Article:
PHILADELPHIA - Green Party presidential hopeful Ralph Nader dismissed the Republican convention as a ''political carnival'' Saturday and denounced the two major parties for accepting millions in corporate largesse to stage their quadrennial gatherings.
''They pocket the taxpayers' money and sell the conventions to special interests,'' he said at a health care rally just five miles from the site where the GOP convention opens Monday.
''They want one giant party where politicians schmooze with corporate lobbyists and receive favors now in return for the politicians giving them favors later. Disgusting,'' Nader said. ''It is a political carnival.''
Each party received $13.5 million in federal funds for their conventions, but have accepted millions in cash and in-kind contributions from private entities. Federal law allows the host committee in the cities where each convention is being held to accept tax-deductible donations from corporations, unions and individuals to help put on the four-day events.
In his remarks advocating universal health care, Nader also took aim at George W. Bush and Al Gore, the presumptive Republican and Democratic presidential nominees, saying they would bow to the interests of health care corporations rather than consumers.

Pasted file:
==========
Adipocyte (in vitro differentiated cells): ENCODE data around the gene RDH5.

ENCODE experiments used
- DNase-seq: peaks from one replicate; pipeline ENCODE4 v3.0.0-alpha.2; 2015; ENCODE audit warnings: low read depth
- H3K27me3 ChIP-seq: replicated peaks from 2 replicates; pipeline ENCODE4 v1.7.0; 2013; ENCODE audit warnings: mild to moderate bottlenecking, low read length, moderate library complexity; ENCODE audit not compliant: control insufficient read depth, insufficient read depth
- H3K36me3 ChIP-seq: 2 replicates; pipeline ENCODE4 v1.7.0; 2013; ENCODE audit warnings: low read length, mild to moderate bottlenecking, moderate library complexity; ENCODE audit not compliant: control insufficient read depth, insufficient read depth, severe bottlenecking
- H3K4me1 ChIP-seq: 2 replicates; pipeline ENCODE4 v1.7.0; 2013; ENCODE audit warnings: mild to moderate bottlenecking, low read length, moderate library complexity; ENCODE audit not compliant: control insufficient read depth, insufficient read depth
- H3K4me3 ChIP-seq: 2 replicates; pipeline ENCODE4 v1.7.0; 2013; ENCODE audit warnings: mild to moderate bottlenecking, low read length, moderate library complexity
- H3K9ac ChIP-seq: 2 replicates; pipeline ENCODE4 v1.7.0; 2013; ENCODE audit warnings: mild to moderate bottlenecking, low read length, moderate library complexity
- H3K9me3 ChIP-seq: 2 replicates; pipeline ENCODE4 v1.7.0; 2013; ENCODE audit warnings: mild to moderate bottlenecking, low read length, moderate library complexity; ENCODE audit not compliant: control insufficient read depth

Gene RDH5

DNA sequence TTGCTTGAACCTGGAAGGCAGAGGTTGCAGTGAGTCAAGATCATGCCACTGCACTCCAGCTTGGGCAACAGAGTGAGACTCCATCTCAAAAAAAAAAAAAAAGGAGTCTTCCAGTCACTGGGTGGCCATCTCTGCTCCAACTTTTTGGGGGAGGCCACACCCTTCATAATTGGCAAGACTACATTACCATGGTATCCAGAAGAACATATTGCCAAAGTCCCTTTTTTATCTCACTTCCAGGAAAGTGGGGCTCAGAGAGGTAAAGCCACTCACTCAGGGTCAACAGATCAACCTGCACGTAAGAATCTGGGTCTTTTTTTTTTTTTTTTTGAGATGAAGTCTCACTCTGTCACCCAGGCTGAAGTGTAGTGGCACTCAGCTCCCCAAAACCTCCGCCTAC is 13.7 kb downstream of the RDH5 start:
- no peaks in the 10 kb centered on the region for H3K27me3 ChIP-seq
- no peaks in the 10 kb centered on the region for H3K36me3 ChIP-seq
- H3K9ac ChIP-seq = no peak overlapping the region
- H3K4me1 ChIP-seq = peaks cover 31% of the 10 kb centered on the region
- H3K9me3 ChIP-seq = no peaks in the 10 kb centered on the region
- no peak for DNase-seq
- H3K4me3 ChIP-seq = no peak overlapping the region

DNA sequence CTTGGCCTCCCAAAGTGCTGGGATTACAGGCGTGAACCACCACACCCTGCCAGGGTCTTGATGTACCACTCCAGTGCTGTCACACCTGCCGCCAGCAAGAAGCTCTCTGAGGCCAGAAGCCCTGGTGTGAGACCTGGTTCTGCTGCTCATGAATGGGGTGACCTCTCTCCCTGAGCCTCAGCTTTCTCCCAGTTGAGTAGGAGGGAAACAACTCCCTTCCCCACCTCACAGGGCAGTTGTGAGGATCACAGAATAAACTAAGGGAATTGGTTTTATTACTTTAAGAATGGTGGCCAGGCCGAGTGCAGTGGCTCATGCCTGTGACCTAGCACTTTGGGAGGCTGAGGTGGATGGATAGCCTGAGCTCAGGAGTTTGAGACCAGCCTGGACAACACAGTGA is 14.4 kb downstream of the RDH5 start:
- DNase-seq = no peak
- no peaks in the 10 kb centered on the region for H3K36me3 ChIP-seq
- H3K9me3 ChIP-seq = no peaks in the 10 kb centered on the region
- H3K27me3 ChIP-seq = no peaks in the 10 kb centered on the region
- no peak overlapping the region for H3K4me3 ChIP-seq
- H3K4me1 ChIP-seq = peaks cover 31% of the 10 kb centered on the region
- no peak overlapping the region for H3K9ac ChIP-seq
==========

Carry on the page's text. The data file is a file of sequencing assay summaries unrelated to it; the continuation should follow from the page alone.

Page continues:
''The principle two-party system is more in the hands of the HMOs and the other lobbies than they are in the hands of you the people,'' Nader said.
And he echoed Democratic criticisms of Bush's running mate Dick Cheney, saying ''there are now two oil derricks running for the Republican candidacy.''
Cheney is resigning his post as chief executive officer of Halliburton Corp., a huge Dallas-based oil services conglomerate. Bush explored the oil business before getting into politics.
''By choosing the reactionary Dick Cheney, the reactionary George Bush has said to the American people, 'We are for big oil in your face,' and I don't think it's going to work,'' Nader told reporters after the rally.
The longtime consumer advocate also accused the Clinton administration of protecting the drug industry, called for a cap on prices for drugs developed with taxpayer money and challenged labor unions to set aside full-time organizers to galvanize support for universal health care coverage for the tens of millions of people with inadequate or no health insurance.
Nader also used the appearance to renew his call for third-party candidates to be included in the fall presidential debates. Rules require that candidates meet a 15 percent threshold in the polls to participate. Nader has placed between 4 percent and 8 percent in recent polls, and much of his support has been coming from those who say they would otherwise vote for Gore.
The rally was organized by the Ad Hoc Committee to Defend Health Care, one of several demonstrations underway to coincide with the convention, and Nader's remarks resonated with Mary Baxter, a stay-at-home mom who traveled from Grand Rapids, Mich.
She said she confronts the challenge of soaring health care costs with her elderly relatives who have no coverage for prescription drugs.
''He is not in it for himself,'' Baxter said of Nader, adding that without him in the race, ''I don't know if I would be excited to vote.''
Nader was returning to Philadelphia on Wednesday for a youth convention.
On the Net:Health care march site: http://www.phillyhealth.org/